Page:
Friday, December 3, 2010
I write a lot and get a little too geeky excited about these things so bear with me.
Yes, this being the last year of Kodachrome was the main drive and inspiration for my film.
I had a huge collection of Kodachrome slides back that were created from the 50-60's that I found at garage sales.
I would go through these gorgeous saturated slides and project them at events I had at my photography studio back in the 90's.
I have always had an admiration and love for Kodachrome. My trade is fashion photography and my main creative part of shooting is using color
to its full advantage and sometimes the theme in all my shots. Having a chance to film Kodachrome and seeing it on the "Big Screen" is such
a dream and feels unreal to be a part of the Hollywood moment!
The main theme of my film was to use lots of bright saturated colors, props, backgrounds and one of my favorite unique beautiful doll like models, Bri Knickerbocker.
And with the help of talented make-up artist Sabrina Mae she brought life and changed colors of Bri's make-up when objects would touch her face through parts of the film.
I wanted to start off the film with less color at credits then "BOOM" have that Kodachrome color come to life and take over the screen almost like "The Wizard of Oz"
how the first part of the film was shot in black in white / sepia and then when Oz appears it's this Bright TECHNICOLOR pop of a dreamy color fantasy. So when given the news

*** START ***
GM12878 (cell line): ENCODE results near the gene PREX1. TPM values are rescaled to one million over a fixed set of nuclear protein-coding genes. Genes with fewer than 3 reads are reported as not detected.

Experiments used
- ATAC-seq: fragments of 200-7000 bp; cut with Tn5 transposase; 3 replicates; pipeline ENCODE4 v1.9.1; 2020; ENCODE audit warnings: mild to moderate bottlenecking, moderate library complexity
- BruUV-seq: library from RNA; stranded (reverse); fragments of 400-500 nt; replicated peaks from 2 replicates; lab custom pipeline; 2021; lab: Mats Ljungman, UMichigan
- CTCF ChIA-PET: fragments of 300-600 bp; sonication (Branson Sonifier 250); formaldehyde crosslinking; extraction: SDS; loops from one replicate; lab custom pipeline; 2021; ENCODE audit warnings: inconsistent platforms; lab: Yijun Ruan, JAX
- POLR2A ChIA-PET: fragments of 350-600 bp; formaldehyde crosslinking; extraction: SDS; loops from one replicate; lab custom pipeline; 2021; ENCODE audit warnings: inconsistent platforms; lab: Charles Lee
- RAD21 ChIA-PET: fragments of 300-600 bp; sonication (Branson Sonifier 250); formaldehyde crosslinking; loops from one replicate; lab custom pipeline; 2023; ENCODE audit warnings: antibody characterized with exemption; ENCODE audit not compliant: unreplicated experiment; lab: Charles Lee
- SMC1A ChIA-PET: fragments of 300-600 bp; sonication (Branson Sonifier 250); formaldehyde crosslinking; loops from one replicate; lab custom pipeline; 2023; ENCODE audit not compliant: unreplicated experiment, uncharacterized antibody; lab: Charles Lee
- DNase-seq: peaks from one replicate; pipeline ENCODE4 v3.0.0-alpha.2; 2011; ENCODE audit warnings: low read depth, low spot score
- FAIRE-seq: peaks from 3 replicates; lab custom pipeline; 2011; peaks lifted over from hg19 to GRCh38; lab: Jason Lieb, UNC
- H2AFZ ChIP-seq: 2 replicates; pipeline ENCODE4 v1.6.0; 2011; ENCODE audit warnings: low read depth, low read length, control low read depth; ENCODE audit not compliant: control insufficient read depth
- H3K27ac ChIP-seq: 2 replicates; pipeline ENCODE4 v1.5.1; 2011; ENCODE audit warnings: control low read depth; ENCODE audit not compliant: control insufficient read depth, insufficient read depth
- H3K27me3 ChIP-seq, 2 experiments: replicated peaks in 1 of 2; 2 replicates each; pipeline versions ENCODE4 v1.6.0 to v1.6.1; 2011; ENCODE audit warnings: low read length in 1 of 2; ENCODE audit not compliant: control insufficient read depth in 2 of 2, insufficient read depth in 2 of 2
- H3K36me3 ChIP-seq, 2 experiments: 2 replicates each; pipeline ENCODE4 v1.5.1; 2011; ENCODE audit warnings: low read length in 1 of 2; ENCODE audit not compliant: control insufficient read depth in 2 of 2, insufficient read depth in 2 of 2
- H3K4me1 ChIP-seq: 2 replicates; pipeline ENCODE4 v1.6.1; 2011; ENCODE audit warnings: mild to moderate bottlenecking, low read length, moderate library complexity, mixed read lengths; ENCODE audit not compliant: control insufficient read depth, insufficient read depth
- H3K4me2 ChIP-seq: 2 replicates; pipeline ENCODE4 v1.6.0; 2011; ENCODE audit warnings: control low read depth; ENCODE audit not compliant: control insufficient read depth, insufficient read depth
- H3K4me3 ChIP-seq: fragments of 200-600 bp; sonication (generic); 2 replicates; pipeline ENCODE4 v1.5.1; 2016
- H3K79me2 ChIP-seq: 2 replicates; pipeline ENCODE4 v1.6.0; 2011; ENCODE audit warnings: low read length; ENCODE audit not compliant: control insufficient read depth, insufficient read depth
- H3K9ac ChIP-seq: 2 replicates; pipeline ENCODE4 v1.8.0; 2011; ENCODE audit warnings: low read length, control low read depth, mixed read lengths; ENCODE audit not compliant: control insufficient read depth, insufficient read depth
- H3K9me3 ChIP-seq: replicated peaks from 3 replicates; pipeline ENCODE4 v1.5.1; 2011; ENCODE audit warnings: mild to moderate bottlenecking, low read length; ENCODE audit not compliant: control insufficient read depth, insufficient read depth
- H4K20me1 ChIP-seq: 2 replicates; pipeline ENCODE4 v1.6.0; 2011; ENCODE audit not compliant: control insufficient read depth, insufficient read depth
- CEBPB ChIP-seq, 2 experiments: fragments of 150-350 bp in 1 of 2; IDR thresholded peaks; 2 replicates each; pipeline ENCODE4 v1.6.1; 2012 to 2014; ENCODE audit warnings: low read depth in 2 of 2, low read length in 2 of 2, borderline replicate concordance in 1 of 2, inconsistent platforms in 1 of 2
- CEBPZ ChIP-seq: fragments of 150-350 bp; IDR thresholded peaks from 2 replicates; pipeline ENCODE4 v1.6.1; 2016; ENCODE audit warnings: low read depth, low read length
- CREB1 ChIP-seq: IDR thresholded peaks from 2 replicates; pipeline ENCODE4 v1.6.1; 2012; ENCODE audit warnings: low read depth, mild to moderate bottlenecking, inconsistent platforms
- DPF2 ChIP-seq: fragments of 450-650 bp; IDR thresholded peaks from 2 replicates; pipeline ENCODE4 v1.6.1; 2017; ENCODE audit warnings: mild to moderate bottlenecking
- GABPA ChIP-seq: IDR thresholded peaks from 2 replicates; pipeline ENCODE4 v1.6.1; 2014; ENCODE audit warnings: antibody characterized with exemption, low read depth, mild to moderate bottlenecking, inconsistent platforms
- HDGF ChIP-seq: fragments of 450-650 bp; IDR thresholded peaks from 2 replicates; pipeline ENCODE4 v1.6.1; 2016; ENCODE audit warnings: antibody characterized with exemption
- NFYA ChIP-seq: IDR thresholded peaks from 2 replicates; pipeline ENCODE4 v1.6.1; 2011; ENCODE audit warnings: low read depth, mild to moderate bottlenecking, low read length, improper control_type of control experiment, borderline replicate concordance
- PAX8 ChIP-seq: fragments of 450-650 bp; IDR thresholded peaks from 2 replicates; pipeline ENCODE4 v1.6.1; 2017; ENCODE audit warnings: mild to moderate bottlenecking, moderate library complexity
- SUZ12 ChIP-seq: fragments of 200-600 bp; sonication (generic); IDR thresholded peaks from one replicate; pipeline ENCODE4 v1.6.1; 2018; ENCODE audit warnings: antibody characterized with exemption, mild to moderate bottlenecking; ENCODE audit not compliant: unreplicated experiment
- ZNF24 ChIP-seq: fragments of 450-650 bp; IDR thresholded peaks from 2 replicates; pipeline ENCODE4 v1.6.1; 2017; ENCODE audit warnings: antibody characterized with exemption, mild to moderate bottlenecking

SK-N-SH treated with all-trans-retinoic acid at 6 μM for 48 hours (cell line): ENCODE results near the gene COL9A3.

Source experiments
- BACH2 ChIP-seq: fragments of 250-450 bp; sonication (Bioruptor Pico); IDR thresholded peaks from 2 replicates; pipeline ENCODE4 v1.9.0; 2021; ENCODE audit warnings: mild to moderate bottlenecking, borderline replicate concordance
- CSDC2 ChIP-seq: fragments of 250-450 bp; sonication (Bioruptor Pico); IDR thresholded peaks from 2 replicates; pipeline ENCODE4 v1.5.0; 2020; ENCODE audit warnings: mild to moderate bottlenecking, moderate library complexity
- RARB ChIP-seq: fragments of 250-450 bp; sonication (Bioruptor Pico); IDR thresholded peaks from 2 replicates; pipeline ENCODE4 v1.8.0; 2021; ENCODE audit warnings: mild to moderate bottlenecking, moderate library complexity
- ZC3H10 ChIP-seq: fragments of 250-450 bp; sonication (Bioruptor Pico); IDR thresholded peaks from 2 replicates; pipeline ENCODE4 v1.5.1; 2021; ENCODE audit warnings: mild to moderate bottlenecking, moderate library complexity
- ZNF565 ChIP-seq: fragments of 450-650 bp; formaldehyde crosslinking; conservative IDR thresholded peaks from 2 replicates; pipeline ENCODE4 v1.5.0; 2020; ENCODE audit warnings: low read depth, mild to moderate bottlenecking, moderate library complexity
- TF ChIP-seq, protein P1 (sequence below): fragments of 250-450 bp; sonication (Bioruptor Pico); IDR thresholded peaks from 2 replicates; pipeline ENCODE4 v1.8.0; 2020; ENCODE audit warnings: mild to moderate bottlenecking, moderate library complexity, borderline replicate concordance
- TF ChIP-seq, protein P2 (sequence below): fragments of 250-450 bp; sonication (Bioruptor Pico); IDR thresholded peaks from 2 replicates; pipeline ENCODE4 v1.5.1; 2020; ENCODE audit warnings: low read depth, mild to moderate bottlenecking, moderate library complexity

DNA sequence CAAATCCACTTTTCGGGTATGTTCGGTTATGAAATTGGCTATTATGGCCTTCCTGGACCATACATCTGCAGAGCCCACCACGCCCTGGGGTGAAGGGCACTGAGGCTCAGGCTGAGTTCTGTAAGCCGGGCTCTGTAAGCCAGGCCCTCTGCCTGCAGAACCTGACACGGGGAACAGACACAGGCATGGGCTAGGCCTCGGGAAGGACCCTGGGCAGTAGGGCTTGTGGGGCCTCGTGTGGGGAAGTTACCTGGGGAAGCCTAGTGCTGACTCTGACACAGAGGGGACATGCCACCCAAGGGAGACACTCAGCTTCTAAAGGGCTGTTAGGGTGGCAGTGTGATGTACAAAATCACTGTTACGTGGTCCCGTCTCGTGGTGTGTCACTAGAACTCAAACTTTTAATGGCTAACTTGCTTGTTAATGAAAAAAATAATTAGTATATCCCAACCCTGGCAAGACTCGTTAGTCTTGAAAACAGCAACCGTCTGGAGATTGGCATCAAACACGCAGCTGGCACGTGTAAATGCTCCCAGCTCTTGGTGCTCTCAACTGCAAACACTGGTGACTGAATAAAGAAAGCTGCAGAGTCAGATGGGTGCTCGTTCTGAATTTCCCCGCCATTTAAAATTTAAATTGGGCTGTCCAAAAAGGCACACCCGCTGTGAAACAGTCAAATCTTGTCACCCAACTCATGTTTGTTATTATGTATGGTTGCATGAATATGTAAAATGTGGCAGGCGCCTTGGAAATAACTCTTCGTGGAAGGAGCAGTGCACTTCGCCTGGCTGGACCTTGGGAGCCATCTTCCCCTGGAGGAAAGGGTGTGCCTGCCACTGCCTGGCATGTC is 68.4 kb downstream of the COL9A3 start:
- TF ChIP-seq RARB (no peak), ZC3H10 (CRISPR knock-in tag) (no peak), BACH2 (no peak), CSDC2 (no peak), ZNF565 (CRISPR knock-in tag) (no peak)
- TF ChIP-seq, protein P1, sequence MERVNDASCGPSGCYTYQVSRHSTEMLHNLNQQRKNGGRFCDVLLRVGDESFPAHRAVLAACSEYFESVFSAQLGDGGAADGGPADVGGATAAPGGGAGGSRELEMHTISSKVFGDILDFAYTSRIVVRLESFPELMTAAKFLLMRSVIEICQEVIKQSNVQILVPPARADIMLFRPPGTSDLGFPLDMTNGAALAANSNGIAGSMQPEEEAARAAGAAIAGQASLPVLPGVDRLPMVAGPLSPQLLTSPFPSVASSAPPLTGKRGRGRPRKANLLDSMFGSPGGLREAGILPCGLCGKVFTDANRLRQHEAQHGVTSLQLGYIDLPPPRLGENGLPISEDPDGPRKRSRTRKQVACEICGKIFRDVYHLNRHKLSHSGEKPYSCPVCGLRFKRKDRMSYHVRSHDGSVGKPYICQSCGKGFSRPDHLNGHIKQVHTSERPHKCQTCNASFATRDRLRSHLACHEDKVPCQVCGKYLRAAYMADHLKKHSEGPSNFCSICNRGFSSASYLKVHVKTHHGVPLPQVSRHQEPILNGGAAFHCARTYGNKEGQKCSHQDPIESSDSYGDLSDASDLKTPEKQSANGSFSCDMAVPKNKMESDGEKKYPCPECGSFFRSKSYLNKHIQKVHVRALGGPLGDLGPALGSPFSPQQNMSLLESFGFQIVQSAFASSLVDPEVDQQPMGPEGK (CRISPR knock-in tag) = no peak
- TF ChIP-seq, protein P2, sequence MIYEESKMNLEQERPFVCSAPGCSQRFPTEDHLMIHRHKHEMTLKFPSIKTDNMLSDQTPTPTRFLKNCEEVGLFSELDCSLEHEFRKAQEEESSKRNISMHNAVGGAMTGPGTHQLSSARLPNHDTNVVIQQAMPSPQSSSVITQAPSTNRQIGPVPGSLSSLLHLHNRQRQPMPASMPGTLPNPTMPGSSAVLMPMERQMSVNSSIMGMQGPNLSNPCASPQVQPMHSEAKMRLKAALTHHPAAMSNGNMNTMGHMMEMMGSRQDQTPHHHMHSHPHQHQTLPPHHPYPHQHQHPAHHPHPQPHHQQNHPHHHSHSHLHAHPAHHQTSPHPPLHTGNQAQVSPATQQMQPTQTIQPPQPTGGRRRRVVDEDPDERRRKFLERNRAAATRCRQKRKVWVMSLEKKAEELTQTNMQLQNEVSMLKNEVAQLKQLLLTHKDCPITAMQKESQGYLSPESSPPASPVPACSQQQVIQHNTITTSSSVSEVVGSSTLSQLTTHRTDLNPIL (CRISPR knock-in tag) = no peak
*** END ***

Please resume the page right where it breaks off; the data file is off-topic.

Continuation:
from Norwood Cheek that the show this year was the ode to the last days of Kodachrome and the shows main theme...I was ecstatic!
My main fun with super 8 films for Attacks in the past has been using stop animated film with small objects floating spinning and moving around subject in a playful way.
I was a big into watching and collecting music videos in the 80's... so my films have that music video eye candy appeal more than a narrative.
My theme was seasons from spring , sun, wind, elements, rain, etc. A talented New York vocalist and musician and friend of mine Angelo provided me with the soundtrack which
I thought to be perfect for the tempo and added music to describe all the different weather you go through in a relationship.
Filming Kodachrome is a super challenge in a studio setting because of the ISO only being 64. I had to use 4 powerful hotlights. There is a reason they call them hotlights with a model laying underneath these lights for hours
makes it a little tricky with the heat. I also had a camera malfunction at the beginning of my film ( sometimes a problem using older cameras from the 60's) but then rented a great camera from Keith at Yale Film and Video.
So two hours later resumed shooting the rest of the film, thank heaven it was a super small crew, model, make-up artist, and me.
Hope this is enough info!
Here is my sample of my film poster